With no parties willing to provide land for the new institution, the citizens of Tucson prepared to return the money to the Territorial Legislature until two gamblers and a saloon keeper decided to donate the land to build the school. Construction of Old Main, the first building on campus, began on October 27, 1887, and classes met for the first time in 1891 with 32 students in Old Main, which is still in use today. Because there were no high schools in Arizona Territory, the university maintained separate preparatory classes for the first 23 years of operation.


    UArizona is classified among “R1: Doctoral Universities – Very high research activity”. UArizona is the fourth most awarded public university by National Aeronautics and Space Administration(US) for research. UArizona was awarded over $325 million for its Lunar and Planetary Laboratory (LPL) to lead NASA’s 2007–08 mission to Mars to explore the Martian Arctic, and $800 million for its OSIRIS-REx mission, the first in U.S. history to sample an asteroid.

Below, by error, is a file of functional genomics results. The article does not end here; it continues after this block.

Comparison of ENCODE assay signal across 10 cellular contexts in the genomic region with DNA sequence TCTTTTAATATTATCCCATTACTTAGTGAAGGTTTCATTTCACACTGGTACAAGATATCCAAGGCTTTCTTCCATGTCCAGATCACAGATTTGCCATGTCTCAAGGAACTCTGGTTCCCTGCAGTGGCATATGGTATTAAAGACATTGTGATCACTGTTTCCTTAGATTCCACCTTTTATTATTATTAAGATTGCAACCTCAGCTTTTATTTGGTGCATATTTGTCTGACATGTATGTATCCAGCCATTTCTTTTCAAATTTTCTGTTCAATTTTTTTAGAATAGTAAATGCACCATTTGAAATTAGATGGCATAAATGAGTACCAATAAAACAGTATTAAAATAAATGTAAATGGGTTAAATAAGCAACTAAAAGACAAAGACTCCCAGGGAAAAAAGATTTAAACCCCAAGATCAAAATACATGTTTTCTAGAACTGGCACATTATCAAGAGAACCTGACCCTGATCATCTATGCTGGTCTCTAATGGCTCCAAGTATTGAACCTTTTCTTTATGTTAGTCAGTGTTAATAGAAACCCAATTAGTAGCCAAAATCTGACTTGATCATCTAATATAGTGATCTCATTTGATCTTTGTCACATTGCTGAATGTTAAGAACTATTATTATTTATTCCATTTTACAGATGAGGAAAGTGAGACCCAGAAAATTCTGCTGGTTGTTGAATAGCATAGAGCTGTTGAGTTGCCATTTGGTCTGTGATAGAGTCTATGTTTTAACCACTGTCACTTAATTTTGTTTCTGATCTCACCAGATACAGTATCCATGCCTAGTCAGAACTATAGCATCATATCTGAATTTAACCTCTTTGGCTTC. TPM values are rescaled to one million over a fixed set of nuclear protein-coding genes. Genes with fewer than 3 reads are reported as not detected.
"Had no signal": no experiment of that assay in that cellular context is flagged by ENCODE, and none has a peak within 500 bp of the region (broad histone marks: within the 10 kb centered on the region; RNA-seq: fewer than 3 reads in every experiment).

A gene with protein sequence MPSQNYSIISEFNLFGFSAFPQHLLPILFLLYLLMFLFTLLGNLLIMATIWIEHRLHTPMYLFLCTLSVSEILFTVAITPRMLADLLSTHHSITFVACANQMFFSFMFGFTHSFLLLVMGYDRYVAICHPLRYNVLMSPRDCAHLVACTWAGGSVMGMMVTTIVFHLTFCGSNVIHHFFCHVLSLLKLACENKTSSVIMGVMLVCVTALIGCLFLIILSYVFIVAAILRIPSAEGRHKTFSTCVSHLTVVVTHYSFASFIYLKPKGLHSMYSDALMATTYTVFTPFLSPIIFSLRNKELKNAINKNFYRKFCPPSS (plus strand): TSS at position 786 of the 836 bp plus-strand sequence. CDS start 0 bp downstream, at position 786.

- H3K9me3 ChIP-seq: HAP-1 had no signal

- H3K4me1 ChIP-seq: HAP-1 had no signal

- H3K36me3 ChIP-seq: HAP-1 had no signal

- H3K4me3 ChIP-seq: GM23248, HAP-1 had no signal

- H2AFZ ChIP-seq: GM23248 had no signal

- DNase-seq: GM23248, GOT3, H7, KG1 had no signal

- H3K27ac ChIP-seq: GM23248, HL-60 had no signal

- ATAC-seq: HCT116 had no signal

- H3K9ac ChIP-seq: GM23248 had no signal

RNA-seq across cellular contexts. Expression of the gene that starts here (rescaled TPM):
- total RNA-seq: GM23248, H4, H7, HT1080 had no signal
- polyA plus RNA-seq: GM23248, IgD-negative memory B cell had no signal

The LPL’s work in the Cassini spacecraft orbit around Saturn is larger than any other university globally. The UArizona laboratory designed and operated the atmospheric radiation investigations and imaging on the probe. UArizona operates the HiRISE camera, a part of the Mars Reconnaissance Orbiter. While using the HiRISE camera in 2011, UArizona alumnus Lujendra Ojha and his team discovered proof of liquid water on the surface of Mars—a discovery confirmed by NASA in 2015. UArizona receives more NASA grants annually than the next nine top NASA/JPL-Caltech(US)-funded universities combined. As of March 2016, the UArizona’s Lunar and Planetary Laboratory is actively involved in ten spacecraft missions: Cassini VIMS; Grail; the HiRISE camera orbiting Mars; the Juno mission orbiting Jupiter; Lunar Reconnaissance Orbiter (LRO); Maven, which will explore Mars’ upper atmosphere and interactions with the sun; Solar Probe Plus, a historic mission into the Sun’s atmosphere for the first time; Rosetta’s VIRTIS; WISE; and OSIRIS-REx, the first U.S. sample-return mission to a near-earth asteroid, which launched on September 8, 2016.